If – Rudyard Kipling   Illustrated by Giovannia Mamna

“IF” is a poem that Rudyard Kipling wrote for his 12 year old son in 1909.  (Sadly, his son would die a few years later in WWI)  It is an inspiring poem of life lessons – encouraging and thoughtful advice.  It’s a poem I could read over and over and think about it differently each time.  I remember reading the poem in high school but of course now, my experiences as an adult and a parent invite a completely different interpretation.  The watercolor illustrations are stunning.  While the tone and language may be challenging for independent reading – I can see how this poem would stimulate rich discussion, connections and inferences if guided as a shared read-aloud.

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Gravity – Jason Chin

Jason Chin is a remarkable.  Somehow, he manages to explore thought provoking concepts in a very accessible way.  In this book, he explores the concept of gravity – What makes things “stay put” on earth and not float away?  Why do things fall from above when we drop them?   As in his previous books, Redwood, Coral Reef and Island, his illustrations are captivating and mesmerizing.  I loved the simple text and larger print.  This would be an excellent book to introduce a unit on space or to invite questioning.

17930108

Rules of Summer – Shaun Tan

Wow! Wow! Wow!  How can you not open up a book by Shaun Tan and not be completely blown away by the creativity, the depth, the layers of thinking that it invites?   In this new release he once again manages to challenge the mind and the imagination with his new book.  If any of you reading this are looking for a new book to teach INFERING – this is it!  AMAZING!  The book portrays two boys – and the lessons they each learned during the summer.  Each double page spread is one lesson – an image and a simple sentence – open to many interpretations.   There is a dark quality to the lessons as you go deeper into the book and this is certainly a book intended for an older audience.  Captivating illustrations with so much detail – a remarkable book!

The Rosie Project – Graeme Simsion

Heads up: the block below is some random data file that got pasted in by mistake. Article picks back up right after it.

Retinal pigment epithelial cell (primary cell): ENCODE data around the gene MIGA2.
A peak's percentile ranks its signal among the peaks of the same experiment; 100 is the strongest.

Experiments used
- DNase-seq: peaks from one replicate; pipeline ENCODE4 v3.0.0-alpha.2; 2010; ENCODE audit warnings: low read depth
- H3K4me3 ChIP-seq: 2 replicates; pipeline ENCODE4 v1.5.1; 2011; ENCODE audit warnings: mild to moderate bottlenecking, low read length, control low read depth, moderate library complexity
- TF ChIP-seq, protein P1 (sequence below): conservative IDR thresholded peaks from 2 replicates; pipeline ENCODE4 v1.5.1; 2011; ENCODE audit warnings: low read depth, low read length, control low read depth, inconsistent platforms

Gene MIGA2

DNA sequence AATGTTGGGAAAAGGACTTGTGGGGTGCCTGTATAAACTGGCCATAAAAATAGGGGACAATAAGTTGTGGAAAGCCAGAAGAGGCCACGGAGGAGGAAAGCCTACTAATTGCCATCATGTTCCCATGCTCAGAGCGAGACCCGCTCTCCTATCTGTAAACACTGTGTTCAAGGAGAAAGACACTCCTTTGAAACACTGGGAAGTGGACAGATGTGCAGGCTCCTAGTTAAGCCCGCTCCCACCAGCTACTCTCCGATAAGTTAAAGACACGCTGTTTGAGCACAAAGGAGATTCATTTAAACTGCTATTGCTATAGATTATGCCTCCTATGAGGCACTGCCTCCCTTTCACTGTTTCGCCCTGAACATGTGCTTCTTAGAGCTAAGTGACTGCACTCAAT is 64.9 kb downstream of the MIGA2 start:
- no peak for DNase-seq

Our book club pick this past month was The Rosie Project.  For those of you who may not have read this clever, quirky charming love story – you should.  I don’t think I have laughed so hard reading a book – EVER!  At one point I was reading it on the plane and was literally shaking with laughter,  tears pouring down my cheeks.  Laugh out loud funny one minute and touchingly beautiful the next.  I fell in love with the hero Don Tillman –  the socially awkward genetics professor who narrates the story.  Don believes he is not wired for romance and not capable of the social rituals necessary for true love.  He is, we infer, on the spectrum of Asperger’s but doesn’t realize it.  At 39 he decides it is time to settle down so he  designs “The Wife Project” – a comprehensive and lengthy questionnaire to try to find the “perfect match”.  Enter Rosie – on a search of her own – who fails just about every question on his test but somehow manages to turn Don’s world upside down.   5 stars, 2 thumbs up, and gets a coveted place on the top shelf of my book case – where only my very favorites get to live!

And that’s what I’ve been reading lately!  I’d love for you to leave your thoughts about these books or any that you have been reading!

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Filed under Connect, Infer, It's Monday, What Are You Reading?, Mother's Day, New Books, Picture Book, Poetry, Reading Power